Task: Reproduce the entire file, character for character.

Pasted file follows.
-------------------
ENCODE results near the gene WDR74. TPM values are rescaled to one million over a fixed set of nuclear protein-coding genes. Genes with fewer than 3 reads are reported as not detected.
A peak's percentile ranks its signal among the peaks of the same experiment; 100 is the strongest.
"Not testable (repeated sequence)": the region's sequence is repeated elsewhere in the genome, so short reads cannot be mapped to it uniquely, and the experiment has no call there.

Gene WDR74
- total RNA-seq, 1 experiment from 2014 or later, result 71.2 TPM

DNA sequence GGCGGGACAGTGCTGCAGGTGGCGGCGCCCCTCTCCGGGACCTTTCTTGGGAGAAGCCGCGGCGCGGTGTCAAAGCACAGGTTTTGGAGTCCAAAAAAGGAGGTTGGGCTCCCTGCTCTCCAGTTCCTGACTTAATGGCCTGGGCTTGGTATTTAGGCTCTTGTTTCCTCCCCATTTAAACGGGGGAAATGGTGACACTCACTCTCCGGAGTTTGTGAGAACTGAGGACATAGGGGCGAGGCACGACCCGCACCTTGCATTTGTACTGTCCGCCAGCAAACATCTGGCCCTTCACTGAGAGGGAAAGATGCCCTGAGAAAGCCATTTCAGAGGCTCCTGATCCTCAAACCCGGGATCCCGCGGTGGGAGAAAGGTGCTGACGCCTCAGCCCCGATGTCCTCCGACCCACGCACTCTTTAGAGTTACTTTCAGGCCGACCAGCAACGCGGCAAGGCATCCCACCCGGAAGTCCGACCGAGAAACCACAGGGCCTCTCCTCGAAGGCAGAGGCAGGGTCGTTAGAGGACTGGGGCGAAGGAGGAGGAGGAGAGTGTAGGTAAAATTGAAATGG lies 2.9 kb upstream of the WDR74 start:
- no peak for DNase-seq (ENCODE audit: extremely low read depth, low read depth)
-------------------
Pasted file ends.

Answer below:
ENCODE results near the gene WDR74. TPM values are rescaled to one million over a fixed set of nuclear protein-coding genes. Genes with fewer than 3 reads are reported as not detected.
A peak's percentile ranks its signal among the peaks of the same experiment; 100 is the strongest.
"Not testable (repeated sequence)": the region's sequence is repeated elsewhere in the genome, so short reads cannot be mapped to it uniquely, and the experiment has no call there.

Gene WDR74
- total RNA-seq, 1 experiment from 2014 or later, result 71.2 TPM

DNA sequence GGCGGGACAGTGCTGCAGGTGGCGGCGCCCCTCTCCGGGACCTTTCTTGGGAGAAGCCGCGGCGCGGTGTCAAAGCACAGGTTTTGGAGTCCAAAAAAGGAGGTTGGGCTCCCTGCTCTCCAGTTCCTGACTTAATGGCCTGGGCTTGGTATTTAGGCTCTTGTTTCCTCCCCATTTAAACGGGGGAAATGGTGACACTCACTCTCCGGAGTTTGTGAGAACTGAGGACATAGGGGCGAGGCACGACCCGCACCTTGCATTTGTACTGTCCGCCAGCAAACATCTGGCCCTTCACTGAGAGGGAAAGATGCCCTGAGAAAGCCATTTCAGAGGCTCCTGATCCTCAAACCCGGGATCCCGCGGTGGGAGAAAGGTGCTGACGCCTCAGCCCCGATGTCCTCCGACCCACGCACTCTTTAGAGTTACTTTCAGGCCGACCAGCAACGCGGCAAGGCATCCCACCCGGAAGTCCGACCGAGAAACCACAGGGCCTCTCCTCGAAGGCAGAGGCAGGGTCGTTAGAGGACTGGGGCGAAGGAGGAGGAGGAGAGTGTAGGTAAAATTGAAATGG lies 2.9 kb upstream of the WDR74 start:
- no peak for DNase-seq (ENCODE audit: extremely low read depth, low read depth)